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Origin of Saturn’s rings and inner moons by mass removal from a lost Titan-sized satellite


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The origin of Saturn’s rings has not been adequately explained. The current rings are more than 90 to 95 per cent water ice1, which implies that initially they were almost pure ice because they are continually polluted by rocky meteoroids2. In contrast, a half-rock, half-ice mixture (similar to the composition of many of the satellites in the outer Solar System) would generally be expected. Previous ring origin theories invoke the collisional disruption of a small moon3,4, or the tidal disruption of a comet during a close passage by Saturn5. These models are improbable and/or struggle to account for basic properties of the rings, including their icy composition. Saturn has only one large satellite, Titan, whereas Jupiter has four large satellites; additional large satellites probably existed originally but were lost as they spiralled into Saturn6. Here I report numerical simulations of the tidal removal of mass from a differentiated, Titan-sized satellite as it migrates inward towards Saturn. Planetary tidal forces preferentially strip material from the satellite’s outer icy layers, while its rocky core remains intact and is lost to collision with the planet. The result is a pure ice ring much more massive than Saturn’s current rings. As the ring evolves, its mass decreases and icy moons are spawned from its outer edge7 with estimated masses consistent with Saturn’s ice-rich moons interior to and including Tethys.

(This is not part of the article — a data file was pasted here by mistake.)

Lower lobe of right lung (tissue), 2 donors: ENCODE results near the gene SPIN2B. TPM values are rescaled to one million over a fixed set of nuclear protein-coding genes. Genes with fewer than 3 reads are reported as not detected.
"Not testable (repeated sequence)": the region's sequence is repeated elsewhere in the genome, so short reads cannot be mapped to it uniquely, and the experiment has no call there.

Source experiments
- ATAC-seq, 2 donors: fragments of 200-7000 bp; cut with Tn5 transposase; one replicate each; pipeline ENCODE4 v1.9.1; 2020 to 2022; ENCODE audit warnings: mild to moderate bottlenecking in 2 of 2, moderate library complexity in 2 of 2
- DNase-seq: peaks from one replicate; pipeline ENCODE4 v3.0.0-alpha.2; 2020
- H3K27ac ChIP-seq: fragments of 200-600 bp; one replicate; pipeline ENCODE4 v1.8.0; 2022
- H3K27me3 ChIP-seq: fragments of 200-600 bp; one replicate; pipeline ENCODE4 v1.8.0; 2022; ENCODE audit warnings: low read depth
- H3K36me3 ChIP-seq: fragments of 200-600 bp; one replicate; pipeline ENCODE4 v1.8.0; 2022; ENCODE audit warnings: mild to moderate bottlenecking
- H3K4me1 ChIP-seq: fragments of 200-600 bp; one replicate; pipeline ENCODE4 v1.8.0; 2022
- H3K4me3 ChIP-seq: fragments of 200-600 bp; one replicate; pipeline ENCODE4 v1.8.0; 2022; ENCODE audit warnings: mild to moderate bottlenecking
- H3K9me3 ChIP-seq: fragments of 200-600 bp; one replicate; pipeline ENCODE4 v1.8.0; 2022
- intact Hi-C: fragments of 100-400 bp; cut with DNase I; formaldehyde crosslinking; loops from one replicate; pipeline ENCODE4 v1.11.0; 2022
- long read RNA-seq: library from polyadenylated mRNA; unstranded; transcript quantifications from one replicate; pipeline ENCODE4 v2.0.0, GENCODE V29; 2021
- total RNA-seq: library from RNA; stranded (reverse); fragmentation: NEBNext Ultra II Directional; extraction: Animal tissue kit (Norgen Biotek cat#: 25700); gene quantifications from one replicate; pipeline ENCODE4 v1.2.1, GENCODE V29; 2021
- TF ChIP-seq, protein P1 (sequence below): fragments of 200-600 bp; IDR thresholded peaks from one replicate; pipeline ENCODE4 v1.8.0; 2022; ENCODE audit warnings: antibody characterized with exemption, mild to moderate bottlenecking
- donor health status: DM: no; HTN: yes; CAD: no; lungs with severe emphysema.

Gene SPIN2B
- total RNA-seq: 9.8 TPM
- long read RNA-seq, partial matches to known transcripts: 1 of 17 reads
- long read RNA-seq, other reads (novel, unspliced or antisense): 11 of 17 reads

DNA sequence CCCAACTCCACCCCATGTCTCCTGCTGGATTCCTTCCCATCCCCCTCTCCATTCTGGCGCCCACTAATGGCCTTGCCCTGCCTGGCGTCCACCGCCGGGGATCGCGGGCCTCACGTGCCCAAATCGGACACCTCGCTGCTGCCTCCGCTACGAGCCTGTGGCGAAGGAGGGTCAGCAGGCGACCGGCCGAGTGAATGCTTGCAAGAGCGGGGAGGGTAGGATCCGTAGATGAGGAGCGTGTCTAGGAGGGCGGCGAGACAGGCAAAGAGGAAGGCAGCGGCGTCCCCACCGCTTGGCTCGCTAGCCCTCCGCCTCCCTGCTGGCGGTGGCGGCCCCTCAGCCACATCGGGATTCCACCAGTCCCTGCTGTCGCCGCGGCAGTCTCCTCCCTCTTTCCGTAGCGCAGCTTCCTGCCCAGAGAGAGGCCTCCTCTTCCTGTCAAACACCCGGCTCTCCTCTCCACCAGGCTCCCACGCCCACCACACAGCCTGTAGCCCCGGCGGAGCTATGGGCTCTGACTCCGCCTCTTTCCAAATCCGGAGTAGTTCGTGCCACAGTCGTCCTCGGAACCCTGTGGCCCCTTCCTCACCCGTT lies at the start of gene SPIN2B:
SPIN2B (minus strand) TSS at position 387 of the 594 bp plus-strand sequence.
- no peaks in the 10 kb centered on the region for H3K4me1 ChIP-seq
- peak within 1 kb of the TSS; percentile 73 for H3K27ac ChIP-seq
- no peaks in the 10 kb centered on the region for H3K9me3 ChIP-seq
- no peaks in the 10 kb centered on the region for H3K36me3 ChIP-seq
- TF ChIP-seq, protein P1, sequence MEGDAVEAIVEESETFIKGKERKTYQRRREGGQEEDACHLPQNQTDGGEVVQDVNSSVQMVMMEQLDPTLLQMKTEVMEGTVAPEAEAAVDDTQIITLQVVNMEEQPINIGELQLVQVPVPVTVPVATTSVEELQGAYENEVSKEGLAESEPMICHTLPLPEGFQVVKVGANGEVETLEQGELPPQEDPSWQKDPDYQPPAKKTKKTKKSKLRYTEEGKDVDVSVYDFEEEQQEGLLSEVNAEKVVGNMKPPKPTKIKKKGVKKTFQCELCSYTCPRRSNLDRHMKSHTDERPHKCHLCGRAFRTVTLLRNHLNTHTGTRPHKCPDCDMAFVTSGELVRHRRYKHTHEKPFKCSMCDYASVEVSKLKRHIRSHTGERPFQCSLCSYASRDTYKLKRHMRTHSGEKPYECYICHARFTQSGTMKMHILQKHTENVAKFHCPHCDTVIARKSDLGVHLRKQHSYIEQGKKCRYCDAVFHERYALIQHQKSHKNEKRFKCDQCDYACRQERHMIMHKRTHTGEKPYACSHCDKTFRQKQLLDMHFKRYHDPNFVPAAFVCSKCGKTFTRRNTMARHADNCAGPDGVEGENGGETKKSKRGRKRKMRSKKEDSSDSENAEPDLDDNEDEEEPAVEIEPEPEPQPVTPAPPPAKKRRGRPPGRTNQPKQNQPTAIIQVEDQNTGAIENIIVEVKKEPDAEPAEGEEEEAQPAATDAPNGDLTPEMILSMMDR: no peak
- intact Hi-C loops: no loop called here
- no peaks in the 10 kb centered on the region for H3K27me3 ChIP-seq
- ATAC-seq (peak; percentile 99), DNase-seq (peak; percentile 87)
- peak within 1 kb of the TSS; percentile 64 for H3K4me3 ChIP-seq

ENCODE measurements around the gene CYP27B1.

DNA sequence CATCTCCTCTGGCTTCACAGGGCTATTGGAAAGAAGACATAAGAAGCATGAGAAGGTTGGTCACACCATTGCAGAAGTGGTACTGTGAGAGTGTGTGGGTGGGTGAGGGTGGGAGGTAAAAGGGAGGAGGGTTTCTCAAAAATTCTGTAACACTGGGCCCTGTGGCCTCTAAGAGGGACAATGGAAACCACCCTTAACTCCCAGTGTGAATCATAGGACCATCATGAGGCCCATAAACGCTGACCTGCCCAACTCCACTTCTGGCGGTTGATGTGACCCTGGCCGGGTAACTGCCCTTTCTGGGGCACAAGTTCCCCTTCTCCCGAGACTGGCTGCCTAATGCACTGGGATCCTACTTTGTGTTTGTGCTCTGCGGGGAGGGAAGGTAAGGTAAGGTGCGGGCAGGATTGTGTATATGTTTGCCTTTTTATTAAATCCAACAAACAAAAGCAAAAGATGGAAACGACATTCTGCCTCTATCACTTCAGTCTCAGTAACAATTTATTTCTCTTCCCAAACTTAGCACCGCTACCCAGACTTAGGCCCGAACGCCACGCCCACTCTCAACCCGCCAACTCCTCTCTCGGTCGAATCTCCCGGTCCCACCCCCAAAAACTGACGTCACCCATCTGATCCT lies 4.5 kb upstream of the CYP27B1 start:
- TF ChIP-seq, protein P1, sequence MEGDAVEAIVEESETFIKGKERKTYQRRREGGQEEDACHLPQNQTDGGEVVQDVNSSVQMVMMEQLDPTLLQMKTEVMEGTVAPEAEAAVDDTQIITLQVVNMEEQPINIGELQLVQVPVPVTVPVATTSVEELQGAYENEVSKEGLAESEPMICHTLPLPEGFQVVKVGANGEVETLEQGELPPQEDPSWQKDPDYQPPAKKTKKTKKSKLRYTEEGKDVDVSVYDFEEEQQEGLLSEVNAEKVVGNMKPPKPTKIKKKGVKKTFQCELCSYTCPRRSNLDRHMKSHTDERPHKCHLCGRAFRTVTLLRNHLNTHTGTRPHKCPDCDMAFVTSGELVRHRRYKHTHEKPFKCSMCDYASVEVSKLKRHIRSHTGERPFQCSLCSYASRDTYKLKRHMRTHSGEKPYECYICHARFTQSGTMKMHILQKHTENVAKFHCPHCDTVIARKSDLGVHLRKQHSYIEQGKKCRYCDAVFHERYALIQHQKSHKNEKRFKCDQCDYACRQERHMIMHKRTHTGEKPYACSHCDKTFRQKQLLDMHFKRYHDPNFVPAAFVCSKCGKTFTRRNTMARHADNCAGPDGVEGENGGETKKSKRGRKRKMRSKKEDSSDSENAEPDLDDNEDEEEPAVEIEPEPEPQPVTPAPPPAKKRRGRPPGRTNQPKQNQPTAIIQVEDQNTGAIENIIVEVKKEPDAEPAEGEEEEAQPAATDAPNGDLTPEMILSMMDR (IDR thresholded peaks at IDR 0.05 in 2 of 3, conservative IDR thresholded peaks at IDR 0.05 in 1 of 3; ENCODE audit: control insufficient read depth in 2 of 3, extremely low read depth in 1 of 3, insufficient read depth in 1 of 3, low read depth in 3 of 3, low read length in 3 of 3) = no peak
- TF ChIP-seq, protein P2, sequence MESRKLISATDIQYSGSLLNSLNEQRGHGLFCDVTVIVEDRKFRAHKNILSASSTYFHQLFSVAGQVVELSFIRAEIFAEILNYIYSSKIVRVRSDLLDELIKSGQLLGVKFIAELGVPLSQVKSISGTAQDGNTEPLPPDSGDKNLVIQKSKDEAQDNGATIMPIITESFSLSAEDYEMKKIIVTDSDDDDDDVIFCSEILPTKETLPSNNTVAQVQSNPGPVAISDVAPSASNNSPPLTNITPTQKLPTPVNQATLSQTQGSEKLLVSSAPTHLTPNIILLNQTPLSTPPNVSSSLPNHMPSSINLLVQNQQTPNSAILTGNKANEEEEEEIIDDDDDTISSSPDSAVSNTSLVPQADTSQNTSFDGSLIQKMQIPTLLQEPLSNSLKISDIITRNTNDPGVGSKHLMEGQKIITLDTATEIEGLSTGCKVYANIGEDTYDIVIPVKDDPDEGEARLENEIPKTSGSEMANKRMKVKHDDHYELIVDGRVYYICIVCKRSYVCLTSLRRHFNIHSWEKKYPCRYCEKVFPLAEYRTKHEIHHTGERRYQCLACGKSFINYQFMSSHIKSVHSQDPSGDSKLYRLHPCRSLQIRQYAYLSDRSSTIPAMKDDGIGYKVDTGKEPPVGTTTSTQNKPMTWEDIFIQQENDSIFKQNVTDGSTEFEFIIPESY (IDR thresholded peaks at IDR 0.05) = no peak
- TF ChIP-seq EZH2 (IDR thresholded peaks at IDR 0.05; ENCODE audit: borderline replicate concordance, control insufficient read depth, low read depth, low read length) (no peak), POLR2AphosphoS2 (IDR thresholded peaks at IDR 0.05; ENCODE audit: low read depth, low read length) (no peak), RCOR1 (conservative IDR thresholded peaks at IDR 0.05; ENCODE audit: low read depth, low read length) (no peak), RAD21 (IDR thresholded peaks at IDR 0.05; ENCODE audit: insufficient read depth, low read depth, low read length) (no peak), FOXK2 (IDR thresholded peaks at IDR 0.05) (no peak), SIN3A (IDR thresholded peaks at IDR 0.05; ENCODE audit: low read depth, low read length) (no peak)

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Figure 1: Results of a satellite accretion simulation 6 that produced a Saturn-like system of satellites.
Figure 2: SPH simulation showing the tidal removal of ice from a differentiated, Titan-mass satellite.

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I thank W. R. Ward and L. Dones for detailed comments. Support from NASA’s Outer Planets Research Program is gratefully acknowledged.

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Correspondence to Robin M. Canup.

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Canup, R. Origin of Saturn’s rings and inner moons by mass removal from a lost Titan-sized satellite. Nature 468, 943–946 (2010).

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